FreedomWorks, a conservative group, will hold a series of town hall meetings, protests and discussions to urge Congress to defund the Affordable Care Act. The group plans to hold a lunch in Hendersonville Monday with Rep. Mark Meadows, a protest at the office of Sen. Richard Burr's office in Winston-Salem. FreedomWorks originated from a conservative political group called Citizens for a Sound Economy, which was set up by businessman David Koch. The group has been involved in the Tea Party movement.
It's no surprise that FreedomWorks is becoming (desperately) active again. They have several embarrassing issues that are in dire need of distractions:
A Senate Education Committee presentation last week from N.C. Superintendent of Public Instruction June Atkinson included proposals for curriculum resources in "American History I: The Founding Principles," a mandatory high school course. Among the 12 resources Atkinson listed is the Bill of Rights Institute, a Virginia-based nonprofit launched by Koch's charitable foundation that distributes teaching materials such as weekly lesson plans, videos, interactive games, seminars and webinars for history students.
Click the link, read the story. And pay close attention to the graphic at the top, with the ominous "Are They Watching You?" heading. This is straight-up political propaganda, something you'd expect to see from a totalitarian regime. Which, ironically, is what they are trying to imply is the danger. Such contradictory behavior is indicative of a hidden agenda, in this case being Koch's desire to strip away government regulations simply to enhance their profit margins. And we're going to let them teach our kids?
ALEC's Electricity Freedom Act model bill was written by the Heartland Institute, a shill group made infamous for comparing those who recognize climate science to terrorists like Ted Kaczynski. Todd Wynn, a corporate influence peddler who heads ALEC's Energy, Environment and Agriculture task force, named North Carolina as one of several states ALEC will focus its clean energy attacks
I sincerely hope this bad idea gets stopped in its tracks. But if it doesn't, everybody needs to remember the original (bad) deal: in order to get SB3 passed, utilities were allowed to reinstate the previously disallowed process known as Construction Work In Progress (CWIP). If SB3 goes, CWIP needs to go too.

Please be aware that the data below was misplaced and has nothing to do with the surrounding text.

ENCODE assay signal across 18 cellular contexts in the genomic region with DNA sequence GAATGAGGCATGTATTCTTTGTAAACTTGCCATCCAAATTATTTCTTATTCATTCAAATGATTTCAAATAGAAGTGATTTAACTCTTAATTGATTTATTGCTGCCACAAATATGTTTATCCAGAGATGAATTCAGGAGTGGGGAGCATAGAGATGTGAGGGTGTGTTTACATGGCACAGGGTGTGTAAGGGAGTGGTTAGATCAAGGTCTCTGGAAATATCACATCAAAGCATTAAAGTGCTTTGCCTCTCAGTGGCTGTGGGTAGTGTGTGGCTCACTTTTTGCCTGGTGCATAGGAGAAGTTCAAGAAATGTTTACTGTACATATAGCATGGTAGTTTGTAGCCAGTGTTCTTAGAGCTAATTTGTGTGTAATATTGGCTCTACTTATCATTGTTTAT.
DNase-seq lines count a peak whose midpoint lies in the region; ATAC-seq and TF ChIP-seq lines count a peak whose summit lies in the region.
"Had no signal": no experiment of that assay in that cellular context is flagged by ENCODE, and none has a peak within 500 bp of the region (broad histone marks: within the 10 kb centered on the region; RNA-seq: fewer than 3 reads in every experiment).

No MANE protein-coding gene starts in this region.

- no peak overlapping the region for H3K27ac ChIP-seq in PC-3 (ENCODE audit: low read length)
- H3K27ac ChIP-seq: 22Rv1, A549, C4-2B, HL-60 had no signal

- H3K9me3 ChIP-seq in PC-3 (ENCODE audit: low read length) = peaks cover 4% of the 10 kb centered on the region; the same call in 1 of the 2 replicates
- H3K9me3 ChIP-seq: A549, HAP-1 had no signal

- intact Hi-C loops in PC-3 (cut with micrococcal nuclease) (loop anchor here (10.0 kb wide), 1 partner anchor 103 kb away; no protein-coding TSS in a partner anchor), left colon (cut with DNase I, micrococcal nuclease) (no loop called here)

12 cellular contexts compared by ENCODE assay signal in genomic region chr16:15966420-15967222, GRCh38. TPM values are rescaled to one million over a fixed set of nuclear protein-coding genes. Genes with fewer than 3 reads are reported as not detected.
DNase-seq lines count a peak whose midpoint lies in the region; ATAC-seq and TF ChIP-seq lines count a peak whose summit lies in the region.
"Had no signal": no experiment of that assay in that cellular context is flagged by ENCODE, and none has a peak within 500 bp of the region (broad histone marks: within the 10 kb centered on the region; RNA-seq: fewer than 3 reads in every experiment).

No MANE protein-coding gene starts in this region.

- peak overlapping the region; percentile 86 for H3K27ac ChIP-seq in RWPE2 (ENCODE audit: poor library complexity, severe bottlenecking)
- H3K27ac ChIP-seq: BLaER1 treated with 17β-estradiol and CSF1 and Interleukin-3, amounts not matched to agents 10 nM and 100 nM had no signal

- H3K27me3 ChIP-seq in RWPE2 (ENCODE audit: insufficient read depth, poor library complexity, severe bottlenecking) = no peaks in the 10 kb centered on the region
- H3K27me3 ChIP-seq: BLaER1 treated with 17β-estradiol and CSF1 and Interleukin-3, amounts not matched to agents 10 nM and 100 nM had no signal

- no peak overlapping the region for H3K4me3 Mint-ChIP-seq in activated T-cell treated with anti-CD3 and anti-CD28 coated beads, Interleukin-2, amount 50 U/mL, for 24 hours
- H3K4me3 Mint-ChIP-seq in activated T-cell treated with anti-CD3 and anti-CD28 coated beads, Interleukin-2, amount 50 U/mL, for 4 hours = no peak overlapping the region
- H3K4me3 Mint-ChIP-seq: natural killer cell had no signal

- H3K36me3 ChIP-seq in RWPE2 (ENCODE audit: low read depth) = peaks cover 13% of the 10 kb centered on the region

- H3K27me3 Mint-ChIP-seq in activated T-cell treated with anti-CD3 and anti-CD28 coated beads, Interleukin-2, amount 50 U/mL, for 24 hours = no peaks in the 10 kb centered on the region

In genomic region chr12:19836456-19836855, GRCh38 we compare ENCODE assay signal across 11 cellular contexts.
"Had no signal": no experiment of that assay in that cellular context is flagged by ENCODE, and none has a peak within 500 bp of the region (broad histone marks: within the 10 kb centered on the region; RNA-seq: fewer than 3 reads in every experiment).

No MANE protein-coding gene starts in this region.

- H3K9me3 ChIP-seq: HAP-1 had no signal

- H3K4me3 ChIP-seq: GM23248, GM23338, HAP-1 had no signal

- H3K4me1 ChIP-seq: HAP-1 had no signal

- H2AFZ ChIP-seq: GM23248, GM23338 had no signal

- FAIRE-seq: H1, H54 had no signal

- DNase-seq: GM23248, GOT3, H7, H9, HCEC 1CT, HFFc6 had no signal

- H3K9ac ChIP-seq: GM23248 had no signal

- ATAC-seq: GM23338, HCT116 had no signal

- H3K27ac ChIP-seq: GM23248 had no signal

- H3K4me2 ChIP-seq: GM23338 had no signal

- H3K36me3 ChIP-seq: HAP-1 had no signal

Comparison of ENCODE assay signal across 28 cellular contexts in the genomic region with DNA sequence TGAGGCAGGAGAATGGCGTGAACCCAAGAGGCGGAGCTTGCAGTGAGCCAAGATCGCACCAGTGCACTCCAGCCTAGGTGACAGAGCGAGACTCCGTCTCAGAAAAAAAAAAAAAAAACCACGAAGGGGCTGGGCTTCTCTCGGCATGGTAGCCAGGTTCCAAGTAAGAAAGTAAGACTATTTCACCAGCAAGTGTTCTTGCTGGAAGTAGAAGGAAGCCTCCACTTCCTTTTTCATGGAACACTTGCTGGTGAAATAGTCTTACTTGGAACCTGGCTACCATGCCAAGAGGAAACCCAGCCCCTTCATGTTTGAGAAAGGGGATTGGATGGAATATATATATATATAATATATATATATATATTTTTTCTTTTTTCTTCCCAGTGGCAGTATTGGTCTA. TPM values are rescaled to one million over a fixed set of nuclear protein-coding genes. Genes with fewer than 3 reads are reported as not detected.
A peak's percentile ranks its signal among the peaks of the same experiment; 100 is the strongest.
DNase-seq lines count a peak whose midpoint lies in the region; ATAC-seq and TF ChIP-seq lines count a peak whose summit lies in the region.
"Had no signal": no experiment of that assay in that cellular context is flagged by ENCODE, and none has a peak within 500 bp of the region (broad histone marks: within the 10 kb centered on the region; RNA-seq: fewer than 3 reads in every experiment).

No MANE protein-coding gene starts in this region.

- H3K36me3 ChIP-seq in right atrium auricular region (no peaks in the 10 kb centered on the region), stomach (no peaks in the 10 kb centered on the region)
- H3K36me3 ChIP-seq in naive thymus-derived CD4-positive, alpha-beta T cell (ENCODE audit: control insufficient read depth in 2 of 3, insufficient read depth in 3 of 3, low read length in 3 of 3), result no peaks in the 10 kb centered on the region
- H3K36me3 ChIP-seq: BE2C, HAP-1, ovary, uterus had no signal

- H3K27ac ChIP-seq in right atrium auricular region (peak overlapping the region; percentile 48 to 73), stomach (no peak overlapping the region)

In January 2009, just days after the inauguration of President Barack Obama, Charles and David Koch met in their company headquarters in Wichita with their longtime political strategist, Rich Fink. The country was headed toward bankruptcy, they agreed.
Any critical reader would already be shaking his/her head, even with no previous knowledge about the Koch Brothers. Too early for any evidence for such fears, the agreement had to be based on political ideology or thinly-veiled racism. Or both. But don't expect any musings about that in this (Wichita) article. It might be a McClatchy paper, but it's also ground zero in the Koch empire.
Pope has maxed out to the RNC, but it’s not possible to know the totality of his giving 2012, because he gives much of his money through non-profit groups that don’t disclose their donors, and his foundation only discloses its contributions months after giving them. But he said he’s not sure how much more he intends to give this year. “I’m getting close to being tapped out. So, I don’t know whether I’ll be giving more or not.”
It must be sobering for the spoiled rich kid to find out his fortune is paltry compared to that of a billionaire. The Koch brothers might give him an affectionate pat on the back from time to time but, in the scheme of things, he's just a dog fetching a newspaper for his master: